Mark Stoops on Kentucky football scrimmage: Not good enough
Hype is not an equal opportunity employer.
Take the Kentucky basketball and football teams. Each are preparing for the start of their respective seasons, yet they’re on the opposite sides of the expectations fence.
Kentucky basketball had not even tipped off the first of its four exhibition games in the Bahamas on Wednesday night when SEC Network analyst Dan Dakich had declared John Calipari’s Cats the favorite to win the national championship.
In the same week, Kentucky’s football team, coming off its first back-to-back bowl appearances in nearly a decade, were ranked as the nation’s 80th best team by CBS Sports.
Once again, UK’s basketball chances rely heavily on first-year players fresh out of high school, yet most way-too-early prognostications have the Cats as either the preseason No. 1 or not too far behind.
Mark Stoops’ football team returns 17 starters, plus a few more key holdovers, yet the voters at last month’s SEC Football Media Days picked Kentucky to finish fifth in the seven-team SEC East.
National media have spent the summer gushing over SEC basketball’s strong showing last year while predicting an even tougher league in 2018-19, yet they have the Cats once again at the top of the conference ladder.
Meanwhile, the football team was eight points from finishing 10-3 last season, yet Big Blue Nation has played a summer game of wait-and-see when it comes to season ticket sales for the home games at Kroger Field.
OK, yes, at halftime of the basketball Cats’ Wednesday night win, I did see SEC Network analyst Chris Doering, the former Florida wide receiver, go game-by-game through the Cats’ schedule and predict an 8-4 campaign.
Doering’s blue-tinted optimism has been the exception, not the rule. Canvas the various media outlets and preseason yearbooks and UK’s popular projected win total settles on six victories, give or take one, and only one.
Perhaps it’s my contrarian nature, but there’s something unsettling about the opposite ends of the UK pendulum. While I think Kentucky football’s 2018 chances are being underhyped, I have this uneasy feeling that the basketball team’s prospects are being overhyped.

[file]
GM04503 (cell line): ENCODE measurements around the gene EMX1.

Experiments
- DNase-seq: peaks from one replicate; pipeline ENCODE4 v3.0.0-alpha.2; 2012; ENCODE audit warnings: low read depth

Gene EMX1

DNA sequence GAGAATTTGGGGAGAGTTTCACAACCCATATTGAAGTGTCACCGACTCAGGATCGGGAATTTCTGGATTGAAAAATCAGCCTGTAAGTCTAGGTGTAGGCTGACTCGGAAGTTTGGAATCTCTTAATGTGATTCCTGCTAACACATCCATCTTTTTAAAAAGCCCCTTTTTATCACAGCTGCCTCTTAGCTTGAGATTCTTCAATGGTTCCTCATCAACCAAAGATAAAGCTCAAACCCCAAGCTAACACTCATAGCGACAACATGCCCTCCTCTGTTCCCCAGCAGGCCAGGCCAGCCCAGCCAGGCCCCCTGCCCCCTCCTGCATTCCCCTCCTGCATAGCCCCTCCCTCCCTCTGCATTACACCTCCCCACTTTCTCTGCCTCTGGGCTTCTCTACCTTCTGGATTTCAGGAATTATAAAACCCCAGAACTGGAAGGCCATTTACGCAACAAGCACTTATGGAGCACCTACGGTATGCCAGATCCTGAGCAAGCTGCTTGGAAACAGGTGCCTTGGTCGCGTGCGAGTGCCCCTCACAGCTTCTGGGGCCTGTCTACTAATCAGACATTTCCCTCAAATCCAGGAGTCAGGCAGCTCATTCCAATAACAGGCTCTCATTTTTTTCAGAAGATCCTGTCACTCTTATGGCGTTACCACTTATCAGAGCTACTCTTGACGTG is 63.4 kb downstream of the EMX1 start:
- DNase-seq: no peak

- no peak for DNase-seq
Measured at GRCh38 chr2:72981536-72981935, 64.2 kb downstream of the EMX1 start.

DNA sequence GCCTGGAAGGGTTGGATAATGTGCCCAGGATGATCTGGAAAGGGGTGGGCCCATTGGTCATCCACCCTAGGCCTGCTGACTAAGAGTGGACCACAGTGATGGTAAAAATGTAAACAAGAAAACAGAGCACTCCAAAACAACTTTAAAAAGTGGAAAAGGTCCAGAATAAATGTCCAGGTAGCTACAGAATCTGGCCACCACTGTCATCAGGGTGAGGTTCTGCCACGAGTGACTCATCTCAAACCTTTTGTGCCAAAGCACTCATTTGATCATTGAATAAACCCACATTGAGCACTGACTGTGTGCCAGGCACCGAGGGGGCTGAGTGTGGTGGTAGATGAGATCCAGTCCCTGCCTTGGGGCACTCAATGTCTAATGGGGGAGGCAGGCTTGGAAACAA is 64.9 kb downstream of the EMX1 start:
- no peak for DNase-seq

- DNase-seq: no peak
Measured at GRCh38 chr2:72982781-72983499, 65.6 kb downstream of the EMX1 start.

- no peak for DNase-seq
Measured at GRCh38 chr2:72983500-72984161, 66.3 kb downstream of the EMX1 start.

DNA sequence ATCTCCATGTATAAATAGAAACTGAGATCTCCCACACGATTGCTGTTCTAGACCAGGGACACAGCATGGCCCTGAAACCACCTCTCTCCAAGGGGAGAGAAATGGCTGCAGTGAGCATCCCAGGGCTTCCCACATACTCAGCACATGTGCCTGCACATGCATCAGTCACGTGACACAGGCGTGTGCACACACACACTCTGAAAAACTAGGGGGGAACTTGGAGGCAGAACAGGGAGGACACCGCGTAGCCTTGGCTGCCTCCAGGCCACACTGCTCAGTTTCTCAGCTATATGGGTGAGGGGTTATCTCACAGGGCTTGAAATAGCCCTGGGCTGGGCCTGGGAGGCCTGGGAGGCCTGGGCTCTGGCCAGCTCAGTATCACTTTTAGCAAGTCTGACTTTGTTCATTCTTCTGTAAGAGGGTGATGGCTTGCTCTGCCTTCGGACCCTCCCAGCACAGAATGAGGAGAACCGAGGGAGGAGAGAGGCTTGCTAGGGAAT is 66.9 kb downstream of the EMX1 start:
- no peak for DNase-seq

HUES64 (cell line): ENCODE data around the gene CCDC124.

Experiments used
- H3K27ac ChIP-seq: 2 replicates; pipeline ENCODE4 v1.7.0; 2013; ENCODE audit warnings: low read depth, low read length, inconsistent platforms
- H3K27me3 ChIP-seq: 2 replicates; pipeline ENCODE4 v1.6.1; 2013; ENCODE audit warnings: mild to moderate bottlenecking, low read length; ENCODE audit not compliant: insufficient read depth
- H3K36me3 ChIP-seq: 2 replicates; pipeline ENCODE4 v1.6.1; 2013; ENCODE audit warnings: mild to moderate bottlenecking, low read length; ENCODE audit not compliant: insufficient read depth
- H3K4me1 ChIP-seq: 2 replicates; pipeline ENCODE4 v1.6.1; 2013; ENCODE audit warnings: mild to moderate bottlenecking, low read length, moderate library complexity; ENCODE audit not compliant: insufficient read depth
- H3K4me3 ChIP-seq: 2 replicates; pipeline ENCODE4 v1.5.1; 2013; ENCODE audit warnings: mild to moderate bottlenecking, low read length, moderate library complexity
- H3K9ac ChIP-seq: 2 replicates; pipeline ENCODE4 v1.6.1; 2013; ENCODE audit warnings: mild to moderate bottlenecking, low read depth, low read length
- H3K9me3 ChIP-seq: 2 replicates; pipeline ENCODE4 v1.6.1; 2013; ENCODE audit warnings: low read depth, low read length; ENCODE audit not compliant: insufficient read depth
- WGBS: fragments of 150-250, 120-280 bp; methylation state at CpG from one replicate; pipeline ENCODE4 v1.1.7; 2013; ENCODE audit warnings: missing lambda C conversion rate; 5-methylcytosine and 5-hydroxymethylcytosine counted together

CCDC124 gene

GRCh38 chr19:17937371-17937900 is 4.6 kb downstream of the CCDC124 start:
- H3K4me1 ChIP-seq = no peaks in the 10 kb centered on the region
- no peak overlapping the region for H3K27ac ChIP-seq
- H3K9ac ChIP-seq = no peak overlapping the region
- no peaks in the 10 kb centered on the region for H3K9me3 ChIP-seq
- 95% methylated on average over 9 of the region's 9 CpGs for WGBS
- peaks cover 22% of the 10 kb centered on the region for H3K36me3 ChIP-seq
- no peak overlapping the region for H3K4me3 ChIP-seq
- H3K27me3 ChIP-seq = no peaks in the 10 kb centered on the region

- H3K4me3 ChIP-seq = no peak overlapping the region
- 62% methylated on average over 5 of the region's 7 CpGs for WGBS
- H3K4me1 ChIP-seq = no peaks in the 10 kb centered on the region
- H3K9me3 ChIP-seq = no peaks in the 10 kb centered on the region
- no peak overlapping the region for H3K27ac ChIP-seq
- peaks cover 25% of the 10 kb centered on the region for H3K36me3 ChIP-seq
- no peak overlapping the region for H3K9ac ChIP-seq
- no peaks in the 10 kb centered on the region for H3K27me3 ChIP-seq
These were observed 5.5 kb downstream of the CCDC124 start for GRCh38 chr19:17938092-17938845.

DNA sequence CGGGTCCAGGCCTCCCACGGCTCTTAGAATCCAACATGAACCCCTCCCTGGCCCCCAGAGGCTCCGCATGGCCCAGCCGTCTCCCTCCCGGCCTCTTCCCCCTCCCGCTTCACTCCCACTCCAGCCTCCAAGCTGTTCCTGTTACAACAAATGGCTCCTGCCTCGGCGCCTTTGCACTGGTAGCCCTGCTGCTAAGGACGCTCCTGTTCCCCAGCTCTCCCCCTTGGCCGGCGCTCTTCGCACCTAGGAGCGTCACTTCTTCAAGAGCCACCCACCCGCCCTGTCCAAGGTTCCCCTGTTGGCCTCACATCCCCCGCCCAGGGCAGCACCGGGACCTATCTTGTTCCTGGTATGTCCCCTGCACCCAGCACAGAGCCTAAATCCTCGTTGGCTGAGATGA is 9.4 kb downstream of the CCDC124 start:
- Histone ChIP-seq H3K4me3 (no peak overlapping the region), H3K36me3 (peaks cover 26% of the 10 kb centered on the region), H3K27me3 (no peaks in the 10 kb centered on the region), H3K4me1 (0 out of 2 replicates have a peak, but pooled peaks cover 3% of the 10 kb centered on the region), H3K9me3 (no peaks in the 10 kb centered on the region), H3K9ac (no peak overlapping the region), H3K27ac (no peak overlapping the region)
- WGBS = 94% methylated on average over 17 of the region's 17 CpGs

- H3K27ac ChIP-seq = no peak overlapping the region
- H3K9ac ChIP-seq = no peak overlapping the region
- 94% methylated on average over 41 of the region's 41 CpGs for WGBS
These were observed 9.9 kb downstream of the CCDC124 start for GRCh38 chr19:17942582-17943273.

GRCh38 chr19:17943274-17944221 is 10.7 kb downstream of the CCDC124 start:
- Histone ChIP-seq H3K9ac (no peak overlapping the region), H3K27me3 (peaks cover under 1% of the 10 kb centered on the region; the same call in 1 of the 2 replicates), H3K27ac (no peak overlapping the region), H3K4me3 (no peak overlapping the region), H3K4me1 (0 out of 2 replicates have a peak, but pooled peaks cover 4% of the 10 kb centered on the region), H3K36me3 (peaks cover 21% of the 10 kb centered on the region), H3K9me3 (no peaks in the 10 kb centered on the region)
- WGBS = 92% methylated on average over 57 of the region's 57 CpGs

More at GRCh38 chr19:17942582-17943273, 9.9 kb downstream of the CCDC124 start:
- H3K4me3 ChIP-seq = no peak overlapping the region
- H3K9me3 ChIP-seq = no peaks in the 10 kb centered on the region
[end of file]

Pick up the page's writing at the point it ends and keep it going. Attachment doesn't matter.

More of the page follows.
Even with Thursday’s partial Bahamas blackout, the first two games of UK’s exhibition series was filled with an array of accolades from commentators Dakich and Seth Greenberg — or at least when the duo saw fit to actually talk about the game playing out in front of them.
There were plenty of things to like, starting with center Nick Richards’ aggressive play in the first game and Tyler Herro’s highlights in the second. But the wins came against a pair of teams with fluid rosters in an unusual setting. It’s a long way between the Bahamas and the Nov. 6 Champions Classic opener against Duke.
History is behind this, of course. Kentucky has been a perpetual national championship contender nearly every season since Calipari arrived on campus in 2010, and there’s no reason to think that will change. And despite yearly departures of fab freshmen, Calipari has restocked his roster with even more fab freshmen, and there’s no reason to think that will change. If a high school prospect commits to Kentucky, he is assumed to be top-notch, and usually confirms the assumption.
Kentucky football operates under the opposite assumption. Forty years have passed since the program has posted a winning conference record. Since 2010, Kentucky basketball has had 35 players selected in the NBA Draft. Over that same time period, Kentucky football has had 11 players selected in the NFL Draft.
Still, I remain curious as to why the football Cats have received a national shrug of the shoulders. Stoops has returning a back-to-back 1,000-yard rusher in Benny Snell, a projected first-round pick in outside linebacker/edge rusher Josh Allen, one of the nation’s top tight ends in C.J. Conrad and a veteran secondary, among other attributes.
I guess it comes down to that Calipari axiom of proven performance. Kentucky basketball has a record of backing up its hype. Kentucky football does not. We’ll see if that changes.